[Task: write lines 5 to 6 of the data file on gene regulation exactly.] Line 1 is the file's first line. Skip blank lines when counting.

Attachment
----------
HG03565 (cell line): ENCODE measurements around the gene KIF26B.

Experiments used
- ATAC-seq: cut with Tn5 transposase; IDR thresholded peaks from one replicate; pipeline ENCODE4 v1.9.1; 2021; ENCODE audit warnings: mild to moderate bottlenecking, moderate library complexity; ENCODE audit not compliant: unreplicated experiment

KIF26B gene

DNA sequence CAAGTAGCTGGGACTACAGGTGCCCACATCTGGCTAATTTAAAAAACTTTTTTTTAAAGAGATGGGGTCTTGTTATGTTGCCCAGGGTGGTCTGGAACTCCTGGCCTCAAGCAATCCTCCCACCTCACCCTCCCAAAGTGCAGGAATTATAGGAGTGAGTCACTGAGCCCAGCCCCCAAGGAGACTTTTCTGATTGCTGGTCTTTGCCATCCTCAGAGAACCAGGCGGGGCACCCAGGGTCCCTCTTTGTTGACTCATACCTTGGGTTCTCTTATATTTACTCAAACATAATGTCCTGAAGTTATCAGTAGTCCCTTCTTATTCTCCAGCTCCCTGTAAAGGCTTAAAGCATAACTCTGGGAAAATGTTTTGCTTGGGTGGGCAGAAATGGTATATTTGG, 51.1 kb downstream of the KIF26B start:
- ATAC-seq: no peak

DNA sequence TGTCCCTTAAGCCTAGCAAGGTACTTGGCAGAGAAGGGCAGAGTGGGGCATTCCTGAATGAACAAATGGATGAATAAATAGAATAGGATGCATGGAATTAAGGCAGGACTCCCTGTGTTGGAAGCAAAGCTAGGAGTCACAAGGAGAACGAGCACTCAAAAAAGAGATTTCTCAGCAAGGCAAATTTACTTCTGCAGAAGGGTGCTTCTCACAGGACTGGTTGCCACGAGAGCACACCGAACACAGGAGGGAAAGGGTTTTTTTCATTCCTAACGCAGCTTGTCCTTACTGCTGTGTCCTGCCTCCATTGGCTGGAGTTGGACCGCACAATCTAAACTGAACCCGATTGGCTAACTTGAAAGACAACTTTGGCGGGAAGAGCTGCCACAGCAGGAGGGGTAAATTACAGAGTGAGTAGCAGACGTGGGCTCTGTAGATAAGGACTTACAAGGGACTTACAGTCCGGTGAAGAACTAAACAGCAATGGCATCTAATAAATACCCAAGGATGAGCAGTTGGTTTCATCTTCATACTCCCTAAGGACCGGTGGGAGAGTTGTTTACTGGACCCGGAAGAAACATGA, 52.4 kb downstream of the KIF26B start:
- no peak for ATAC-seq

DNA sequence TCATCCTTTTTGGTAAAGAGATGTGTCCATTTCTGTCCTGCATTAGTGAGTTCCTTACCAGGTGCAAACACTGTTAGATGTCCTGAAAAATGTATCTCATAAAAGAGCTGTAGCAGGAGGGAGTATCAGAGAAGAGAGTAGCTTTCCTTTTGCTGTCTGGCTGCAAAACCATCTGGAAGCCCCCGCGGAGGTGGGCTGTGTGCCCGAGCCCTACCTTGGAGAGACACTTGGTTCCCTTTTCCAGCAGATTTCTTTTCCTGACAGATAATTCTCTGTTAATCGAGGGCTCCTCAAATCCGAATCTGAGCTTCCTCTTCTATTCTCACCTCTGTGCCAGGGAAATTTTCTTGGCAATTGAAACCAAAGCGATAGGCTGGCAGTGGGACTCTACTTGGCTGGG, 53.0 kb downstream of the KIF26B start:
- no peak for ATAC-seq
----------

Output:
DNA sequence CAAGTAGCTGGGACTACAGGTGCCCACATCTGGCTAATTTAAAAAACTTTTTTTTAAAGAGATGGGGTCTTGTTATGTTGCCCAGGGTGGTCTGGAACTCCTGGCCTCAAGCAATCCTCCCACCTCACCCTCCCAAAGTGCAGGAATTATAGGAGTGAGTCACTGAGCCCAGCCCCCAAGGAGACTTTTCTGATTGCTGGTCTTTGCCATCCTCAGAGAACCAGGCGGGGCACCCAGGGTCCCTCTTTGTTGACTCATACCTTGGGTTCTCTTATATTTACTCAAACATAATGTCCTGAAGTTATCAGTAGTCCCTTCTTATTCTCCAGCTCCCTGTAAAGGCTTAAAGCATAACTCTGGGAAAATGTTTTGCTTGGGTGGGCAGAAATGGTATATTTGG, 51.1 kb downstream of the KIF26B start:
- ATAC-seq: no peak